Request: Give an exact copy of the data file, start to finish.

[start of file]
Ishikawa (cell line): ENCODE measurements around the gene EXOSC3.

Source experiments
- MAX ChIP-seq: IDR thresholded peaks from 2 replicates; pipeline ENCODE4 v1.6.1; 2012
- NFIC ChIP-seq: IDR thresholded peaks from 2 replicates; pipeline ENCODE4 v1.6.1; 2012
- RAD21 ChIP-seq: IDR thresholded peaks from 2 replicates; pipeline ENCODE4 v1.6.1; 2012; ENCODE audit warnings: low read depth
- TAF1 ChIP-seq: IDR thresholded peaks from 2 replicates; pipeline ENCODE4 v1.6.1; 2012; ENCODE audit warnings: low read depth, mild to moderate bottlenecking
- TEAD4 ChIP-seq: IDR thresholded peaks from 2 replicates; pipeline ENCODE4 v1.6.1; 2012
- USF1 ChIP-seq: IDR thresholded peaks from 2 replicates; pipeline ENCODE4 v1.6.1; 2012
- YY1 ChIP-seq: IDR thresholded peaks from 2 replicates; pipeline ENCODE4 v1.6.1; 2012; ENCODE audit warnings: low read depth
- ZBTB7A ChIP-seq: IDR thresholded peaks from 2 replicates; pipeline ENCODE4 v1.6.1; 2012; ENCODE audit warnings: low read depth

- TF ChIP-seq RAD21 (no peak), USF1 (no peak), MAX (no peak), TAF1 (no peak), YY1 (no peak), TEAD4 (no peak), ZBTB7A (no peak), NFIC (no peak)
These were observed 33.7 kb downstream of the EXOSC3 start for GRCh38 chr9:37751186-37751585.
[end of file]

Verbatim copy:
Ishikawa (cell line): ENCODE measurements around the gene EXOSC3.

Source experiments
- MAX ChIP-seq: IDR thresholded peaks from 2 replicates; pipeline ENCODE4 v1.6.1; 2012
- NFIC ChIP-seq: IDR thresholded peaks from 2 replicates; pipeline ENCODE4 v1.6.1; 2012
- RAD21 ChIP-seq: IDR thresholded peaks from 2 replicates; pipeline ENCODE4 v1.6.1; 2012; ENCODE audit warnings: low read depth
- TAF1 ChIP-seq: IDR thresholded peaks from 2 replicates; pipeline ENCODE4 v1.6.1; 2012; ENCODE audit warnings: low read depth, mild to moderate bottlenecking
- TEAD4 ChIP-seq: IDR thresholded peaks from 2 replicates; pipeline ENCODE4 v1.6.1; 2012
- USF1 ChIP-seq: IDR thresholded peaks from 2 replicates; pipeline ENCODE4 v1.6.1; 2012
- YY1 ChIP-seq: IDR thresholded peaks from 2 replicates; pipeline ENCODE4 v1.6.1; 2012; ENCODE audit warnings: low read depth
- ZBTB7A ChIP-seq: IDR thresholded peaks from 2 replicates; pipeline ENCODE4 v1.6.1; 2012; ENCODE audit warnings: low read depth

- TF ChIP-seq RAD21 (no peak), USF1 (no peak), MAX (no peak), TAF1 (no peak), YY1 (no peak), TEAD4 (no peak), ZBTB7A (no peak), NFIC (no peak)
These were observed 33.7 kb downstream of the EXOSC3 start for GRCh38 chr9:37751186-37751585.